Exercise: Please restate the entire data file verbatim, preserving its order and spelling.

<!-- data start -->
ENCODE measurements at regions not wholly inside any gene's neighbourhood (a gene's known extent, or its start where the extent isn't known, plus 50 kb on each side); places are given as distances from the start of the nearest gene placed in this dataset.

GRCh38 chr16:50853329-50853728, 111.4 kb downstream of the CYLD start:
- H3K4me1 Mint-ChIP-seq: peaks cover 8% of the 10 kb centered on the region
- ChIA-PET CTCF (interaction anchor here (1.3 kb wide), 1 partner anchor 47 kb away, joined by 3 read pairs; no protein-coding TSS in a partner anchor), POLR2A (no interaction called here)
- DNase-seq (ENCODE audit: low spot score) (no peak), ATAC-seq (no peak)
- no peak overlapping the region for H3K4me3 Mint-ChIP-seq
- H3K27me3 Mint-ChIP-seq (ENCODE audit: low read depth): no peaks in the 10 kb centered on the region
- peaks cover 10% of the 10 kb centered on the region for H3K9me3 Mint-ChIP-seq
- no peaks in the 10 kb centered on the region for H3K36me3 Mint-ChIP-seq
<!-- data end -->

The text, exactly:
ENCODE measurements at regions not wholly inside any gene's neighbourhood (a gene's known extent, or its start where the extent isn't known, plus 50 kb on each side); places are given as distances from the start of the nearest gene placed in this dataset.

GRCh38 chr16:50853329-50853728, 111.4 kb downstream of the CYLD start:
- H3K4me1 Mint-ChIP-seq: peaks cover 8% of the 10 kb centered on the region
- ChIA-PET CTCF (interaction anchor here (1.3 kb wide), 1 partner anchor 47 kb away, joined by 3 read pairs; no protein-coding TSS in a partner anchor), POLR2A (no interaction called here)
- DNase-seq (ENCODE audit: low spot score) (no peak), ATAC-seq (no peak)
- no peak overlapping the region for H3K4me3 Mint-ChIP-seq
- H3K27me3 Mint-ChIP-seq (ENCODE audit: low read depth): no peaks in the 10 kb centered on the region
- peaks cover 10% of the 10 kb centered on the region for H3K9me3 Mint-ChIP-seq
- no peaks in the 10 kb centered on the region for H3K36me3 Mint-ChIP-seq